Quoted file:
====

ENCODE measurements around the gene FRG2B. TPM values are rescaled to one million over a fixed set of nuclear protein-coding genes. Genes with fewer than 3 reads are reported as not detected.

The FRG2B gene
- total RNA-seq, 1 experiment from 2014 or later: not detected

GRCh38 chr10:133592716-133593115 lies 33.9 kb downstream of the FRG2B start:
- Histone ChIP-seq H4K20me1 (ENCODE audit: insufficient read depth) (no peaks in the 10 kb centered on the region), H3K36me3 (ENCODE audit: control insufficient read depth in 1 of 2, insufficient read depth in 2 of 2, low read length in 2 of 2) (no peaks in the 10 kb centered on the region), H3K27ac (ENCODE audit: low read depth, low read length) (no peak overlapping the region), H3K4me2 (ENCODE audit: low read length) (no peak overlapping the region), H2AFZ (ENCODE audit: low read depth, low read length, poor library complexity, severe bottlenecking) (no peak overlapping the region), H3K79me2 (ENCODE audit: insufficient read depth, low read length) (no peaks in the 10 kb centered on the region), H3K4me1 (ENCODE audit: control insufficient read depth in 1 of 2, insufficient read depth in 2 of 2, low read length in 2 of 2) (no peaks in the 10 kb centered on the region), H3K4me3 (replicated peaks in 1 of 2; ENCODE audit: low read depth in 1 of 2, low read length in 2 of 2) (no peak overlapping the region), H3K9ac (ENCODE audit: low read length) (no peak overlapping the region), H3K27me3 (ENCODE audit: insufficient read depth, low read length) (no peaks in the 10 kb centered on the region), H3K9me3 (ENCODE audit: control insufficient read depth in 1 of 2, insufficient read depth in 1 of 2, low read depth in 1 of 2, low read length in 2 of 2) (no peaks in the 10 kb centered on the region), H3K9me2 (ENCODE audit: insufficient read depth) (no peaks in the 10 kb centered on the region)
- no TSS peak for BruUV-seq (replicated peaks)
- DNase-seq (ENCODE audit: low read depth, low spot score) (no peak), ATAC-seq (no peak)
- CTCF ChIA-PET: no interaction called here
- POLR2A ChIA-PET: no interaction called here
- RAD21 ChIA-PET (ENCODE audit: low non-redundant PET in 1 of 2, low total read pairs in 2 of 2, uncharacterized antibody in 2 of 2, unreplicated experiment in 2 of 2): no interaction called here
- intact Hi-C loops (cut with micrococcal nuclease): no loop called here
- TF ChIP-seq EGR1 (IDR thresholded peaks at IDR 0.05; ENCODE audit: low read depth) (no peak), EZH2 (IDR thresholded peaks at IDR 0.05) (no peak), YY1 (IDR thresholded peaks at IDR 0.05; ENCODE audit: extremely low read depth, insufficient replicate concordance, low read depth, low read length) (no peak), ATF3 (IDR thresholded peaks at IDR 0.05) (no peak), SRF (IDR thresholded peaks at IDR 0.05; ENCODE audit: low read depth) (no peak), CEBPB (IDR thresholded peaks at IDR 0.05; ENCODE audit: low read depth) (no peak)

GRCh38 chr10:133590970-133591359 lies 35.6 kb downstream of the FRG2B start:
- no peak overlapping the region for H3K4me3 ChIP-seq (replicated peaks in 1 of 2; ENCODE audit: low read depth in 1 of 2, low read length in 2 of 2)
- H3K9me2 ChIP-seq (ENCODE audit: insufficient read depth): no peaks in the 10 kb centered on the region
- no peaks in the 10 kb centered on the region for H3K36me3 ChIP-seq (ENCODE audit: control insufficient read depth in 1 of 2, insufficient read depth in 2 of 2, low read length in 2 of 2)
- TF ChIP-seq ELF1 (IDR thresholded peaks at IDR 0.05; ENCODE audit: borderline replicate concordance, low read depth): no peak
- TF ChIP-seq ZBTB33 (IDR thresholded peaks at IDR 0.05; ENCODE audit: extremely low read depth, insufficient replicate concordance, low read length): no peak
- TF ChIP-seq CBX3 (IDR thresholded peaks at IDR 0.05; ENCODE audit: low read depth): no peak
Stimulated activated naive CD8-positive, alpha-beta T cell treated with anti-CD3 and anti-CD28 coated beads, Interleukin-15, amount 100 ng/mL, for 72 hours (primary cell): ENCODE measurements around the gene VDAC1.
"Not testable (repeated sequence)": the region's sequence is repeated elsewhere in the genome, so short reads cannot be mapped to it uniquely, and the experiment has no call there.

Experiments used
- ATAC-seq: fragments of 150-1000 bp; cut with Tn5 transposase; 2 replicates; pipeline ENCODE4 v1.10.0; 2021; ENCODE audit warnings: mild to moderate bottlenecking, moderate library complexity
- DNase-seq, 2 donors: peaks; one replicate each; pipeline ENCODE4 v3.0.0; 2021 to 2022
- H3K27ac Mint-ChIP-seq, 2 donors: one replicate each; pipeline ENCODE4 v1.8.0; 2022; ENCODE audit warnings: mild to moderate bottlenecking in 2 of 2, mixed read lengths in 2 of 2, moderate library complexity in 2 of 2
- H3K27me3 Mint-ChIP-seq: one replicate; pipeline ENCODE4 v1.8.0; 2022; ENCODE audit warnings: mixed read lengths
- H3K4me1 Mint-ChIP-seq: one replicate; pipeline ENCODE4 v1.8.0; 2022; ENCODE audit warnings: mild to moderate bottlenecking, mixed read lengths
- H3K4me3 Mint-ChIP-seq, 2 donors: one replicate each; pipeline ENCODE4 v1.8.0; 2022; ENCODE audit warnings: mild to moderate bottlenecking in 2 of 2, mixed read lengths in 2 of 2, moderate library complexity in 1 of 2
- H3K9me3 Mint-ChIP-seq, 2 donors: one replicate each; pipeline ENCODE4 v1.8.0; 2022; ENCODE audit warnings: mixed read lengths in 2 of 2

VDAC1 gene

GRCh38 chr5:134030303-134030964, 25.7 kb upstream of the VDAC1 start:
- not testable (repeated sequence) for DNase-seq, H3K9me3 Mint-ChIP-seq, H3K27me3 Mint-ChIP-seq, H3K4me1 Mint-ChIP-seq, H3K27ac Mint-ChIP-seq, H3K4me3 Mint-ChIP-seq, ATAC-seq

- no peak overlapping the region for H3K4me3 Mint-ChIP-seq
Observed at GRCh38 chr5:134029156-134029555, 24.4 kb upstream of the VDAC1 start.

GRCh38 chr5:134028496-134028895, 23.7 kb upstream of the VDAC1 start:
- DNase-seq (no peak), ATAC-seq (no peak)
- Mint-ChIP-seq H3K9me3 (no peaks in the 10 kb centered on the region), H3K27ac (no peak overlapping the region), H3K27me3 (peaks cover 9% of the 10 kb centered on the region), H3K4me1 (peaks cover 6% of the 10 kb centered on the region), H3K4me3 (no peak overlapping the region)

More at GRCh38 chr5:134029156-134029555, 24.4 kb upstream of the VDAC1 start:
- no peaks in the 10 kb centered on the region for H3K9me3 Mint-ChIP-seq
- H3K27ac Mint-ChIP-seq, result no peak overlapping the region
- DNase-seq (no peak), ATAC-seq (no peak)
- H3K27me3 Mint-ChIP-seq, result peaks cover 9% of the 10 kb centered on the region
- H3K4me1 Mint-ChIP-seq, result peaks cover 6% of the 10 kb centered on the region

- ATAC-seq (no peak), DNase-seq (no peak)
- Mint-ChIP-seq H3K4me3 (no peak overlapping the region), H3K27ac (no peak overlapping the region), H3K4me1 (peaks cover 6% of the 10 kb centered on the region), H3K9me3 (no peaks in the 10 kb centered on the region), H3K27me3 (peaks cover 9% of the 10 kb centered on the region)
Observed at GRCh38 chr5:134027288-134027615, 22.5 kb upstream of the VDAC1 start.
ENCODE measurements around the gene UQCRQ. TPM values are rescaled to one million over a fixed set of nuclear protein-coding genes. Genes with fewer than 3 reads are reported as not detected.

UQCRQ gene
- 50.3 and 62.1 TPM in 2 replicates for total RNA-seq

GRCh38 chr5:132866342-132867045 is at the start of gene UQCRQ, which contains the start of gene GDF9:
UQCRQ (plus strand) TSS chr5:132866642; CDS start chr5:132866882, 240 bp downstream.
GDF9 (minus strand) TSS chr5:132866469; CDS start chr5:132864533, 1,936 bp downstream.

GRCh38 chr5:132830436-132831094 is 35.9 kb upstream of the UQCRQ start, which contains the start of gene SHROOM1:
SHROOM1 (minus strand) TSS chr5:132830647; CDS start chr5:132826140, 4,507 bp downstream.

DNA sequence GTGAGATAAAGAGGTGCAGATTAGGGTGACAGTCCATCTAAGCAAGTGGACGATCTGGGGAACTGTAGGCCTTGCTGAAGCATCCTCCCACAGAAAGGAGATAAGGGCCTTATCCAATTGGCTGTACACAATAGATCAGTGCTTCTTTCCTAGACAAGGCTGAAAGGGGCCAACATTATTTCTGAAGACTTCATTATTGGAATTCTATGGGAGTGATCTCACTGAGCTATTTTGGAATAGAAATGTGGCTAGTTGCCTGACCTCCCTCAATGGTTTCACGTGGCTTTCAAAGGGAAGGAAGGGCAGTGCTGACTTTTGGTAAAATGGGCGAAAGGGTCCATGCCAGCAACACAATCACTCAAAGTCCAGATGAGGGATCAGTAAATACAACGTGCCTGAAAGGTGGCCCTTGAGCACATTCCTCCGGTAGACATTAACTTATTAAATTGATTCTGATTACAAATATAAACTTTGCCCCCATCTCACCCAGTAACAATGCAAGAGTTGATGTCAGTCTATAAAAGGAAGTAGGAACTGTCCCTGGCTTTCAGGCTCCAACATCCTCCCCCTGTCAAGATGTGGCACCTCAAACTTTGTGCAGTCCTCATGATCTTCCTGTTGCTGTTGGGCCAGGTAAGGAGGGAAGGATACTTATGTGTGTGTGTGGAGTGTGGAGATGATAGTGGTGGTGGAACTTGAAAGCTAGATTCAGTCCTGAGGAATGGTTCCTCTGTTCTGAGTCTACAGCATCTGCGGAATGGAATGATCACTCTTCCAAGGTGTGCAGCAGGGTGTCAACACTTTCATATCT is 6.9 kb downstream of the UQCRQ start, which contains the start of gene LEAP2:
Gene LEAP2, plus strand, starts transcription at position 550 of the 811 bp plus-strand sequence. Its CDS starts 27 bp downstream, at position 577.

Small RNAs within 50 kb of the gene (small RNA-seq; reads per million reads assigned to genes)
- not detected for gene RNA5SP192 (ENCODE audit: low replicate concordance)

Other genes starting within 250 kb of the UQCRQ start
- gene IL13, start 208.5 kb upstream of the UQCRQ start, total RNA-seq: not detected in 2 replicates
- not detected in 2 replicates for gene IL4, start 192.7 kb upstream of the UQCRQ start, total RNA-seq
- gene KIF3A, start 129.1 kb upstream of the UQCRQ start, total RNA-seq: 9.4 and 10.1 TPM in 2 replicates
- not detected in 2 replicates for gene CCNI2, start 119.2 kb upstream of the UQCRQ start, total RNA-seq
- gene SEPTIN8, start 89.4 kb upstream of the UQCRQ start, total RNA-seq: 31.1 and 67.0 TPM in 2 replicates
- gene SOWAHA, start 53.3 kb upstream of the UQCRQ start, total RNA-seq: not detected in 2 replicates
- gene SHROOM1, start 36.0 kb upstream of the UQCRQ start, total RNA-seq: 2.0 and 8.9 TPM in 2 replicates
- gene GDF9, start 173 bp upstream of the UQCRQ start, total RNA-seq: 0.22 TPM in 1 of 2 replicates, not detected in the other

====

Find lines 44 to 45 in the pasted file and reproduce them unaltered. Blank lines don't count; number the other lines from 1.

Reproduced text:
- ATAC-seq (no peak), DNase-seq (no peak)
- Mint-ChIP-seq H3K4me3 (no peak overlapping the region), H3K27ac (no peak overlapping the region), H3K4me1 (peaks cover 6% of the 10 kb centered on the region), H3K9me3 (no peaks in the 10 kb centered on the region), H3K27me3 (peaks cover 9% of the 10 kb centered on the region)